This is a critical step and if a company or its advisor overlooks it, the resulting fallout can be costly. Construction pricing is often the last step in a transaction before a draft lease is issued by the Landlord. If a potential lease transaction proceeds to the construction pricing phase and then falls apart because there is an overage in TI costs, a company can lose 2-3 months of progress. In the case that a company needs to relocate to a new facility, this can translate into stiff holdover penalties from the existing Landlord, or disruption to the company’s operations.
Steps to Take: An experienced real estate advisor can guide the management team through the process of achieving the desired deal and avoiding its exposure to high construction costs:
Use a real estate advisor who offers Construction Management (CM) Services: A CM is a construction professional who is a valuable member of a company’s real estate advisory team. In a consultancy role, a CM evaluates the client’s TI needs for each prospective property well before the pricing stage of the transaction, allowing the company to eliminate properties which would not be good options because of TI constraints.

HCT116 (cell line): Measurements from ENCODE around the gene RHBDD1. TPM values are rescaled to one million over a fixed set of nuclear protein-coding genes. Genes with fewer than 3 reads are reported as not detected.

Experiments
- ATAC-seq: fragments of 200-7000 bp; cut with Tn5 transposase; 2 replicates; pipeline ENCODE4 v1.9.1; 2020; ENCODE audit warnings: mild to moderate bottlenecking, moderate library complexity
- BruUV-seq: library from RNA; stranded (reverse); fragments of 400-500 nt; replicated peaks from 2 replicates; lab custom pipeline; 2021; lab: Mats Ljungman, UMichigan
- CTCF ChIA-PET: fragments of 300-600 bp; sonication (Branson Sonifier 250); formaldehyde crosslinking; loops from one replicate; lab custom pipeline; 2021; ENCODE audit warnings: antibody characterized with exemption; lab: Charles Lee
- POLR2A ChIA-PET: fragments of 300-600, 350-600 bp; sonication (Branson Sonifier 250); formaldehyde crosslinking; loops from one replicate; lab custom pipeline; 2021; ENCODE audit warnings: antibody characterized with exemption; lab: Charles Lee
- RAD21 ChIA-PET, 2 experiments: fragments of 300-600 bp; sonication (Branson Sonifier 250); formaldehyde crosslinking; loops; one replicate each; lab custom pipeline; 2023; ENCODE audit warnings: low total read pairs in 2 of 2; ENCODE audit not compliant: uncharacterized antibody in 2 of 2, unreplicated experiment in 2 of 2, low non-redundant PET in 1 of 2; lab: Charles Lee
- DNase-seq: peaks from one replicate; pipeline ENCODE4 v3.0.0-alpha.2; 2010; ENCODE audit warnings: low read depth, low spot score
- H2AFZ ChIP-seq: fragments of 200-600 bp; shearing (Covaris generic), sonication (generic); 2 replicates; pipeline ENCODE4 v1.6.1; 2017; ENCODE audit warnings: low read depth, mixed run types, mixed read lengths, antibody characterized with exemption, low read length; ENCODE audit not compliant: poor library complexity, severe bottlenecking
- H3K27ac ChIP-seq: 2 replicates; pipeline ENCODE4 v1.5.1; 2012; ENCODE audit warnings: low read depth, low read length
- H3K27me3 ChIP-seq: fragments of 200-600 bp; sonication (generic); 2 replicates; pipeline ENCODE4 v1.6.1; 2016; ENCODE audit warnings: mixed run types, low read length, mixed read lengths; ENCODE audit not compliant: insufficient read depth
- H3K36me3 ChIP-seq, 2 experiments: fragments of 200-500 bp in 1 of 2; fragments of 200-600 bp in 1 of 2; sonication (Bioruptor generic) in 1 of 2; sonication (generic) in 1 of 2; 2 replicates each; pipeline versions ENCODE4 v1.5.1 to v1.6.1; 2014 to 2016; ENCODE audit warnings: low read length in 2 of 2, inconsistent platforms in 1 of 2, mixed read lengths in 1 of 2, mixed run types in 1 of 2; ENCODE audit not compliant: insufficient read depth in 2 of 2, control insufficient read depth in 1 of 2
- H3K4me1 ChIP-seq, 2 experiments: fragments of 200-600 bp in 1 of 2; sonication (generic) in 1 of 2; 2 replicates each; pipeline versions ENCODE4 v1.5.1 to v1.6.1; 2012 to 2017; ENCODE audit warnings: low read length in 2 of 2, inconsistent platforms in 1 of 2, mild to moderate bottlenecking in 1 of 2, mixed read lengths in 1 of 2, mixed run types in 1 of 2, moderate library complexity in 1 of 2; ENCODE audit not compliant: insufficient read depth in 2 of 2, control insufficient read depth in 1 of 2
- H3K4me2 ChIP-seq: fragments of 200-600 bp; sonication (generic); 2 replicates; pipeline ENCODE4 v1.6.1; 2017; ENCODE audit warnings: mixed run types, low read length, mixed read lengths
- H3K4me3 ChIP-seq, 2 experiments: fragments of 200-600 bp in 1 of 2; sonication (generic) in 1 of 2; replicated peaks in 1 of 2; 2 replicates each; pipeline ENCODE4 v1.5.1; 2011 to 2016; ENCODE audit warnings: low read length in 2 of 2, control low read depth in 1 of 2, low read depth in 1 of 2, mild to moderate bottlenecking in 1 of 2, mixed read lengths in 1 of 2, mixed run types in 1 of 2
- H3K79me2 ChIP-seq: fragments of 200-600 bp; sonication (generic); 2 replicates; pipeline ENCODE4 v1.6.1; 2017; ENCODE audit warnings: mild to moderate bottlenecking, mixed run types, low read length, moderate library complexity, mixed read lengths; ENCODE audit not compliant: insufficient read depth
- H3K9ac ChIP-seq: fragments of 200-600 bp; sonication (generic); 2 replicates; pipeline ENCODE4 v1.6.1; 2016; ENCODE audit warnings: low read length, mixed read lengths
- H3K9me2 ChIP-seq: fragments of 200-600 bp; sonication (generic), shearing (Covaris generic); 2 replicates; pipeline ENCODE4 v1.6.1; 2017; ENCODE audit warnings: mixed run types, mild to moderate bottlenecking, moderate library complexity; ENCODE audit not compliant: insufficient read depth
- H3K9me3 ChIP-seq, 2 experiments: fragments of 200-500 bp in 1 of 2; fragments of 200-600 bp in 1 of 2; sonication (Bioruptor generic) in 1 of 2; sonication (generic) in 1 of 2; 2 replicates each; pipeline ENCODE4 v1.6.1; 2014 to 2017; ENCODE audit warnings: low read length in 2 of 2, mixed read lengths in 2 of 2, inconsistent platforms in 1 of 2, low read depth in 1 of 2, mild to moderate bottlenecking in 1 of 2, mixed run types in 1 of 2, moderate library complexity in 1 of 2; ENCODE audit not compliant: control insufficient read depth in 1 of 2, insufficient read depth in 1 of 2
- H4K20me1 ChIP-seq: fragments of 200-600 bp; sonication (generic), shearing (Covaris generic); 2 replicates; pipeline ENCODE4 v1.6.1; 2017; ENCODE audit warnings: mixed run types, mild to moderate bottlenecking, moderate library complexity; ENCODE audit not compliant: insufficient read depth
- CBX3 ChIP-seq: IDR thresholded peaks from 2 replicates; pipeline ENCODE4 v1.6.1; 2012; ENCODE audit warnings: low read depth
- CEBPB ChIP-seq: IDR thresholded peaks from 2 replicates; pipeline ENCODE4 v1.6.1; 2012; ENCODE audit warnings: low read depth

On a tactical level, the CM manages all scheduling, permitting, and contracting of the project once the lease is signed and the buildout begins. Many office building owners manage the construction project themselves and they charge the Tenant a fee for this service. Unfortunately the Landlord’s CM does not have much incentive to save the tenant money on the project, and this situation can lead to mismanagement of the TI funds that a company has worked hard to negotiate. An expert CM will act as an office tenant’s advocate to scrutinize every line item to ensure that there is no waste of time or tenant improvement dollars.